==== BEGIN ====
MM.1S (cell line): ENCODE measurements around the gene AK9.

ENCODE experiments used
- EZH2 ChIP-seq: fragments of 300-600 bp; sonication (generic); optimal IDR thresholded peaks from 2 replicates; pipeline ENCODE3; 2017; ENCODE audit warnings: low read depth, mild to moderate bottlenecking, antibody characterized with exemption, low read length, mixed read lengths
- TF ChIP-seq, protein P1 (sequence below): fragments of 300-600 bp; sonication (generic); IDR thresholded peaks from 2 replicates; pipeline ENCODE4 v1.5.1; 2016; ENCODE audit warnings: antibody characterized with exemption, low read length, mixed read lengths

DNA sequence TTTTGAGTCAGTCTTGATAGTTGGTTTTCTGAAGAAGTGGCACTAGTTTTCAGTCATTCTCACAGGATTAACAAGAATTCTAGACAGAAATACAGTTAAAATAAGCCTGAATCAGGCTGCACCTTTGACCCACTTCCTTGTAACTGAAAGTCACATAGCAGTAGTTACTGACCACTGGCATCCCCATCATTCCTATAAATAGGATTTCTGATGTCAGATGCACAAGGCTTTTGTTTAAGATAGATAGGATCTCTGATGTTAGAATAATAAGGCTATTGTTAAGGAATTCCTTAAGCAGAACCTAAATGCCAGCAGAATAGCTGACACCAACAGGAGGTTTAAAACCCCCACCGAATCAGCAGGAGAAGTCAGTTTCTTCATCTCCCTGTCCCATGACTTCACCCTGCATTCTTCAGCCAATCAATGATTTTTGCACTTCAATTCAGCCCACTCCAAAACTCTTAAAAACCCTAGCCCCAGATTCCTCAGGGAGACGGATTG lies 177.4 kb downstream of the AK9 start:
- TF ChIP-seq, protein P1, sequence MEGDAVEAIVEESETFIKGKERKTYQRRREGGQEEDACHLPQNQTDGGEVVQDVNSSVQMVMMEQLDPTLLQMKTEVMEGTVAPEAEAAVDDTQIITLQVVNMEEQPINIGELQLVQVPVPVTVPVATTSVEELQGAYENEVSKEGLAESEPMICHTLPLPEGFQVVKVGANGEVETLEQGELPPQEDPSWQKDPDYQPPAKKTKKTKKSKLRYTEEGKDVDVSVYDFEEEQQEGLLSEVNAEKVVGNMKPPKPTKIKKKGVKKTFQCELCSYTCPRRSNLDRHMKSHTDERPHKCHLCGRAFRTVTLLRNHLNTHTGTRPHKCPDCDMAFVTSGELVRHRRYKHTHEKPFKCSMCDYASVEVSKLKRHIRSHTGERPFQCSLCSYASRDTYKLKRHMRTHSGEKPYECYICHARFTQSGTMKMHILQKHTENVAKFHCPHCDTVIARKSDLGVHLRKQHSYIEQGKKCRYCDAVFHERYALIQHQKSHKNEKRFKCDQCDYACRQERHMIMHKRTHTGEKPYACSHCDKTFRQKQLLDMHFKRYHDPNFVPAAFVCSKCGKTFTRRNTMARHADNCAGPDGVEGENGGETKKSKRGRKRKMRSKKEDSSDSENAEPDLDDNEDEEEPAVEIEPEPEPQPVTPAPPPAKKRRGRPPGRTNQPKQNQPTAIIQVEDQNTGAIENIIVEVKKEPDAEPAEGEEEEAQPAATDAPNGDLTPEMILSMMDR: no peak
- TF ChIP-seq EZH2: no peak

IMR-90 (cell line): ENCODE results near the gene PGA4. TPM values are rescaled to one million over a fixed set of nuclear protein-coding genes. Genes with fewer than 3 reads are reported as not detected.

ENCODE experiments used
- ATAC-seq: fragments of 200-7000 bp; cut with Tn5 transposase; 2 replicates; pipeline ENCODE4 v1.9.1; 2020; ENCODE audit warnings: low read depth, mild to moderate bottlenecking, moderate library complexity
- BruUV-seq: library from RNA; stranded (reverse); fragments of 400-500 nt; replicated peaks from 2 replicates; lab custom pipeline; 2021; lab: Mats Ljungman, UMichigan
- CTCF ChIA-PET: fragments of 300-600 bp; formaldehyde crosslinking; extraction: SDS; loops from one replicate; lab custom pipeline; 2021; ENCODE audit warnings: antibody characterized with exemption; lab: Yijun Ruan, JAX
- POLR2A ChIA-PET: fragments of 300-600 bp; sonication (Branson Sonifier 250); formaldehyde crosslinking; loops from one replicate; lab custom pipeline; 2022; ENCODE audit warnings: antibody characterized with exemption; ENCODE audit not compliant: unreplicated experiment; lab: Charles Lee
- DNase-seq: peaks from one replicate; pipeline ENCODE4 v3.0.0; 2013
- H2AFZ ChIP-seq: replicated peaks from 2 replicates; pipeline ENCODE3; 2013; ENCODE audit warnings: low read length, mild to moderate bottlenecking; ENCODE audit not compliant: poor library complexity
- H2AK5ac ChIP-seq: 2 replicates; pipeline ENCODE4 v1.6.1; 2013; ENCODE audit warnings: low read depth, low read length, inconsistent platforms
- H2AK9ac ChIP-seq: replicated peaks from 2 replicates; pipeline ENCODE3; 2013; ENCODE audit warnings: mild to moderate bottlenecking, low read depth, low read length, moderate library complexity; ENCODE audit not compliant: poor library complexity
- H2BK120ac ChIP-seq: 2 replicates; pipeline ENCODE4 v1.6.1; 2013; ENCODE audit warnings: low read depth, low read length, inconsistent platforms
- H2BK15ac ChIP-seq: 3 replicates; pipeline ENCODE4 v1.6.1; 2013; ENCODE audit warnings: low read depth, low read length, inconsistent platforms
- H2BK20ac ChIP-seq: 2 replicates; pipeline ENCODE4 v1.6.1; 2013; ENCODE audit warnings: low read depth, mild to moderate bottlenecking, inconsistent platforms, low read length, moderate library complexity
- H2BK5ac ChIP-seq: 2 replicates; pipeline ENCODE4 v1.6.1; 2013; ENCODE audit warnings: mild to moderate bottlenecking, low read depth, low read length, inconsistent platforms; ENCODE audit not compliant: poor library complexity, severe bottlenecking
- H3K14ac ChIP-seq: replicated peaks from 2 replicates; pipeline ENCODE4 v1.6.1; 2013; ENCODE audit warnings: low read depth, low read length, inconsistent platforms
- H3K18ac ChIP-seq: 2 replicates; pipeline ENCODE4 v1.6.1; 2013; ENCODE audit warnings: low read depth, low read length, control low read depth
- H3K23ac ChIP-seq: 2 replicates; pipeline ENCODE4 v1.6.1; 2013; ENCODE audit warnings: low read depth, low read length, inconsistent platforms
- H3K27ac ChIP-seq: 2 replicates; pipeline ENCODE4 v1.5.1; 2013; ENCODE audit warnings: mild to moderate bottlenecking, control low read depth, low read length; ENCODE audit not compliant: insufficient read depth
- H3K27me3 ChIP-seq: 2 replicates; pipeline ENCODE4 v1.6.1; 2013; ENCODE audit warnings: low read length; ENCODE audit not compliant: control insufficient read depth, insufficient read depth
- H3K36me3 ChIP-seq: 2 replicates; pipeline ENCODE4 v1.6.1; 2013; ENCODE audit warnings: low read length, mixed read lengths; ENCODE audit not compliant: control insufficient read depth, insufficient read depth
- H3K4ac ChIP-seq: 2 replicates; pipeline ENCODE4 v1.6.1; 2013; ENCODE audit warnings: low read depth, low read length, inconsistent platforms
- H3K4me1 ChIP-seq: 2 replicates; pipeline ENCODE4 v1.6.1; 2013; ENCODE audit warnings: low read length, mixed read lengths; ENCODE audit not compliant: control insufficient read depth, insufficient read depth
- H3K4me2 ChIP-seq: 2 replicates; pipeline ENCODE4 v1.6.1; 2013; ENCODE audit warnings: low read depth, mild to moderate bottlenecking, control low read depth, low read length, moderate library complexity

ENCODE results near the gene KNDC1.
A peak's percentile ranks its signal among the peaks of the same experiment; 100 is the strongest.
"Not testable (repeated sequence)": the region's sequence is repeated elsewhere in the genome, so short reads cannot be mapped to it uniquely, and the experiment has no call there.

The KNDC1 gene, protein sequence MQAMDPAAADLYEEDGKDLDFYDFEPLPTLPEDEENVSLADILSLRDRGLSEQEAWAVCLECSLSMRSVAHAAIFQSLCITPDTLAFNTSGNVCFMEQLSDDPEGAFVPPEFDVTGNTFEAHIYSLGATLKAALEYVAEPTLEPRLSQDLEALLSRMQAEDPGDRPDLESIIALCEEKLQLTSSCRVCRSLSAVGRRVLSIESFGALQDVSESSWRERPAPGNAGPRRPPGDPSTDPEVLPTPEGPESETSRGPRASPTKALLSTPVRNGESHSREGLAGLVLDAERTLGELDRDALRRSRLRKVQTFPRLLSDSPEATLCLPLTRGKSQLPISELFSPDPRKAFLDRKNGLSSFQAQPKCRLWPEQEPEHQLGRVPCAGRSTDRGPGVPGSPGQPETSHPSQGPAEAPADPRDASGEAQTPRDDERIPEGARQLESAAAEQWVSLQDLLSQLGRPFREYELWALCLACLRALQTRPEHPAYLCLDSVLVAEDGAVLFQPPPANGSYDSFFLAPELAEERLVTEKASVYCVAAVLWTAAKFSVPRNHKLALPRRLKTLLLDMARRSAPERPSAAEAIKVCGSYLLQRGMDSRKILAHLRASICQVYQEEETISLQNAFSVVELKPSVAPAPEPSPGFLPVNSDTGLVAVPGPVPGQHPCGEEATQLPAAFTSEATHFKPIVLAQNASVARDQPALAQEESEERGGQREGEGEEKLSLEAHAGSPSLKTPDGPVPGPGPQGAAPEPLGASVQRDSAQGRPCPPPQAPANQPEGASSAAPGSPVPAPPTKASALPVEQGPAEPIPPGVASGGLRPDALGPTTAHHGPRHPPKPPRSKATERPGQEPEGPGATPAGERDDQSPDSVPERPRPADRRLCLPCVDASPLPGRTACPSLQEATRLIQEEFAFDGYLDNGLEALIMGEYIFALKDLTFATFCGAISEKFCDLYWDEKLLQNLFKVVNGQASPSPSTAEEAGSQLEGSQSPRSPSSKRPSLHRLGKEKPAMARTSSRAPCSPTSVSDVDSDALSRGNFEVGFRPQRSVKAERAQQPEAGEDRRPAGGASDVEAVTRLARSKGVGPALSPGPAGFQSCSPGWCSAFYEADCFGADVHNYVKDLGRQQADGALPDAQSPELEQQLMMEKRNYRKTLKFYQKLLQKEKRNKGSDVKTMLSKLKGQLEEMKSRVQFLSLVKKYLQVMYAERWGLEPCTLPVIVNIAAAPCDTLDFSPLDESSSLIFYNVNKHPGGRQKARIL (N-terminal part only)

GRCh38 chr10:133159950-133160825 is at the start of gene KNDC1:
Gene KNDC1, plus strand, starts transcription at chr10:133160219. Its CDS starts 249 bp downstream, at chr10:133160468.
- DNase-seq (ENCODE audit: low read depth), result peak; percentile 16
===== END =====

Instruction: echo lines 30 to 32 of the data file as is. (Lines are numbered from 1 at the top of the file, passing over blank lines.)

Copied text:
- H3K4me2 ChIP-seq: 2 replicates; pipeline ENCODE4 v1.6.1; 2013; ENCODE audit warnings: low read depth, mild to moderate bottlenecking, control low read depth, low read length, moderate library complexity

ENCODE results near the gene KNDC1.
A peak's percentile ranks its signal among the peaks of the same experiment; 100 is the strongest.